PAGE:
Dr. Forrer spoke with us for about three hours – a serious privilege, an incredible opportunity. He talked about dealers and collectors, about the importance of recognizing marks and stamps and stickers. He pointed out in one book a stamp that read something like 高井蔵書院, meaning “Takai Zôshoin”, and said that from the quality and vividness (or, rather, lack thereof) of the red, he guessed it was an older seal, roughly contemporaneous with when the book was first published in the 1830s or so. Hokusai had direct interactions with a certain Mr. Takai, and so Dr. Forrer wondered if this might belong to him. He also noted that a certain French collector by the name of Gillet (sp?) is known for rebinding his Japanese books with silk-brocade-covered hardcovers and shiny gold title slips. We’ve seen a lot of these – they’re quite recognizable. Many of the books also come with extra slips of paper on which a collector, dealer, or the like has written their own notes, usually including the artist, date, title, and some other comments. Dr. Forrer immediately recognized the handwriting on several of them, including comments by Heinz Kaempfer and Jack Hillier.


I’ll leave this by touching upon one more topic. For any single edition or print-run of a single title of an Edo period book, how many copies do you think were printed?

I think it’s difficult to imagine or to estimate the size and scale of pre-modern or early modern societies. We know that the world was much less densely populated, and we assume that because of a relative lack of technologies and communications/transportation networks as compared to today, the numbers must have been much smaller.

He asked us this question, and we sort of looked around at each other. I, personally, have always been bad at estimating scale. Show me a crowded subway car, and I couldn’t tell you if that’s 50 people, or 100, without counting or otherwise calculating/estimating it out. So, I don’t know what numbers others were thinking… but considering that there were no automated factories of any kind, no large bookstore chains, no trucks or trains to carry copies all over the country, picturing individual printers having to sit down and physically rub out each printed page, one by one, and then give the copies to a small number of peddlers, streetside vendors, and the like, I figured how high could the numbers possibly be? I figured there couldn’t be more than 60-100 at most in a single print run. After all, how many people did Eirakuya Tôshirô have under his employ, to rub out pages? And how many street peddlers were there in Edo who had direct, in-person interactions with Kadomaruya Jinsuke in such-and-such street, such-and-such neighborhood, over in that particular corner of Edo, to pick up as many books as they could carry (and how many would that be?), to carry on their back as they walked around town advertising their wares?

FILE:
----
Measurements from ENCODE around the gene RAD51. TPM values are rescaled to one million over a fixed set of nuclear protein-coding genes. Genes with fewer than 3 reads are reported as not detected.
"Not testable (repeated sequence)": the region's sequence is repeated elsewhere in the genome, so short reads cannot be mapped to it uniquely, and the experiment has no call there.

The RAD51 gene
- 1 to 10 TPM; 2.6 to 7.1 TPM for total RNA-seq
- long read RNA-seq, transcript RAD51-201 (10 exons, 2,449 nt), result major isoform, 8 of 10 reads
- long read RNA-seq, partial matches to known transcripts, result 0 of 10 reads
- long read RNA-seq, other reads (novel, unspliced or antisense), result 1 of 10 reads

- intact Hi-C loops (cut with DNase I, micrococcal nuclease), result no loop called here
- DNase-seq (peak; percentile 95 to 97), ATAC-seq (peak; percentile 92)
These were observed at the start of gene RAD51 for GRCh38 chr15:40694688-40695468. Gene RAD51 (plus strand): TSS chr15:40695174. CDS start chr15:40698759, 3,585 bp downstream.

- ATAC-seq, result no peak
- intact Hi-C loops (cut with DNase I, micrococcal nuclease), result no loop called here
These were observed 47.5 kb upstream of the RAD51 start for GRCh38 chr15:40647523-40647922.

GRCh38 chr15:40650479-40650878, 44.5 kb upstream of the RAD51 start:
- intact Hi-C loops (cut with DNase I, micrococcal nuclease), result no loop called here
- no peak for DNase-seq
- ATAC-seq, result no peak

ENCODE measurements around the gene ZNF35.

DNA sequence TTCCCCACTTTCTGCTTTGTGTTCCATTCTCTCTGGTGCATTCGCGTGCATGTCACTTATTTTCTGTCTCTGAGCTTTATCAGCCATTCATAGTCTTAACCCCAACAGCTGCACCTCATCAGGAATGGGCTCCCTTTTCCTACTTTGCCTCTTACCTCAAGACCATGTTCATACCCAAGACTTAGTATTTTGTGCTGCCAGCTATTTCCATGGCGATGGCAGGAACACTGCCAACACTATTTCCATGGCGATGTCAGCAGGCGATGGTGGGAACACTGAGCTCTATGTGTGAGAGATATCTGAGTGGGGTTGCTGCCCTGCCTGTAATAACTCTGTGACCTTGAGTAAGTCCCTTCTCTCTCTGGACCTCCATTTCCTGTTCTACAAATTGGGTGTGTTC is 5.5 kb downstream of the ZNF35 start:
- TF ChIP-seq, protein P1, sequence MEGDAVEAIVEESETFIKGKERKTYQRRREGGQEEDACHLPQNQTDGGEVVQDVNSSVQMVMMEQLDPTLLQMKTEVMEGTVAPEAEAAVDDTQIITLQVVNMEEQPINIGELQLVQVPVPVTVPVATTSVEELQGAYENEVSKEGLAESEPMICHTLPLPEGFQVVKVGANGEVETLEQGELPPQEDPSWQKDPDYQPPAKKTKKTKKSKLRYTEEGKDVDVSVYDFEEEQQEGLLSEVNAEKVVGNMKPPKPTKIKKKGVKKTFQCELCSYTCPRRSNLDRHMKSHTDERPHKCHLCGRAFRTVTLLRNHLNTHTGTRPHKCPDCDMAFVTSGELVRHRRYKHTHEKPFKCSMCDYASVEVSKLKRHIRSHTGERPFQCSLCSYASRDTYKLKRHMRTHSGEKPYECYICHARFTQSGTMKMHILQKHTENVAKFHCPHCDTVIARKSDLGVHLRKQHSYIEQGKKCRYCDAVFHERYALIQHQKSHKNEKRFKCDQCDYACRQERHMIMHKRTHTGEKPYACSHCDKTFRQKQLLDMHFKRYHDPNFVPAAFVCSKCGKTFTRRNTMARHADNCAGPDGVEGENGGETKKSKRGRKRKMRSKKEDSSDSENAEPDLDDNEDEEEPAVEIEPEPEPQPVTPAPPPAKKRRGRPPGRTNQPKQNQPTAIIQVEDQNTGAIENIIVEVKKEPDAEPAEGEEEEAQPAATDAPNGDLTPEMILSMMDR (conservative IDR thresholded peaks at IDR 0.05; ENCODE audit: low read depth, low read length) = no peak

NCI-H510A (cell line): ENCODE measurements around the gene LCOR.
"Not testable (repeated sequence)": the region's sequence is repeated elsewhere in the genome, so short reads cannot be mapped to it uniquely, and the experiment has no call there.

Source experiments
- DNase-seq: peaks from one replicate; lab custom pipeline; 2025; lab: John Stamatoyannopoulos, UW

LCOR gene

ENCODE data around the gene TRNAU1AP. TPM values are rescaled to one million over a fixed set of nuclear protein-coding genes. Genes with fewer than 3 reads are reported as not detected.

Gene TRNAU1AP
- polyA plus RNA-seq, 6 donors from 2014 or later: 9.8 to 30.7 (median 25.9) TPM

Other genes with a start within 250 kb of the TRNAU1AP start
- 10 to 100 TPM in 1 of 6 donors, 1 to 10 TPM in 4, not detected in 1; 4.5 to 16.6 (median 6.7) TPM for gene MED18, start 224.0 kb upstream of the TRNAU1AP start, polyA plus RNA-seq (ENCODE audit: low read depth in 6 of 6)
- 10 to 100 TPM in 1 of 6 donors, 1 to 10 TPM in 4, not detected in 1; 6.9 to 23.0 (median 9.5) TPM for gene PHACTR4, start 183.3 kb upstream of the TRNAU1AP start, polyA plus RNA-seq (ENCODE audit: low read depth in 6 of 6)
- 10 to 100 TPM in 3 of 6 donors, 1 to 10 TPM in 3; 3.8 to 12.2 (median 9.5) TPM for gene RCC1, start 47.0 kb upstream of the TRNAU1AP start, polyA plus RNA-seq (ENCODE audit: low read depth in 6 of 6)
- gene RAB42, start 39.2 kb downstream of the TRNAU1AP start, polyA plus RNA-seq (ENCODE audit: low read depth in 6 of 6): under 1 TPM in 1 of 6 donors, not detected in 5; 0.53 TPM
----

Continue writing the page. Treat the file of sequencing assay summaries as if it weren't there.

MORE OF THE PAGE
No one else said anything. So, I said, “I think I remember reading somewhere recently that they did not in fact do large print runs, but only produced in accordance with demand, a few tens of volumes in this month, a few more tens of volumes in that month, so as to meet a perceived, or explicitly stated, demand.” Dr. Forrer replied something to the effect of “that’s what they want you to believe. The dealers, with their small print runs and their high prices for the rare objects would want you to believe that.”

He went on to explain that Edo in the 1810s-1830s or so had roughly 1.3 million people, and that a best-seller is defined as (defined by whom?) a book that reaches 1% of the population. So, a book like Hokusai Manga or “100 Views of Mt. Fuji” must have sold over 13,000 copies.

This is made possible, in large part, because of the materials being used. Sumi ink causes very little wear on blocks because the pure carbon is a very small particle. This compared to Prussian blue, or indeed any color, which is made up of larger particles, and causes much more wear. This is part of why the fad for printing in all blue, rather than all black, as seen in variant series of the 36 Views of Mt Fuji, did not last.

Unlike the incredible pressure applied to the plates in Western technologies of copperplate engraving, which results in great wear on the plates and low print runs, Japanese methods create very little wear on the blocks. Western printing using copper plates used some sort of mechanical device to press the plates into the paper, applying a great deal of pressure. By contrast, Japanese printing was done by hand, laying the paper over the inked block and rubbing the back of the paper onto the inked block by hand, in a process not entirely unlike taking a rubbing from a tombstone. The only weight or pressure involved is that of a seated man (read: not using his full body weight), using only the pressure exerted by his hands and arms upon the block. Thus, print runs in the thousands, or even above 10,000, were possible, the fine sumi and relatively light pressure creating relatively little wear on the blocks. (Blocks did get chipped, dinged, and repaired or altered, though, and we were shown some examples of how to notice that too.)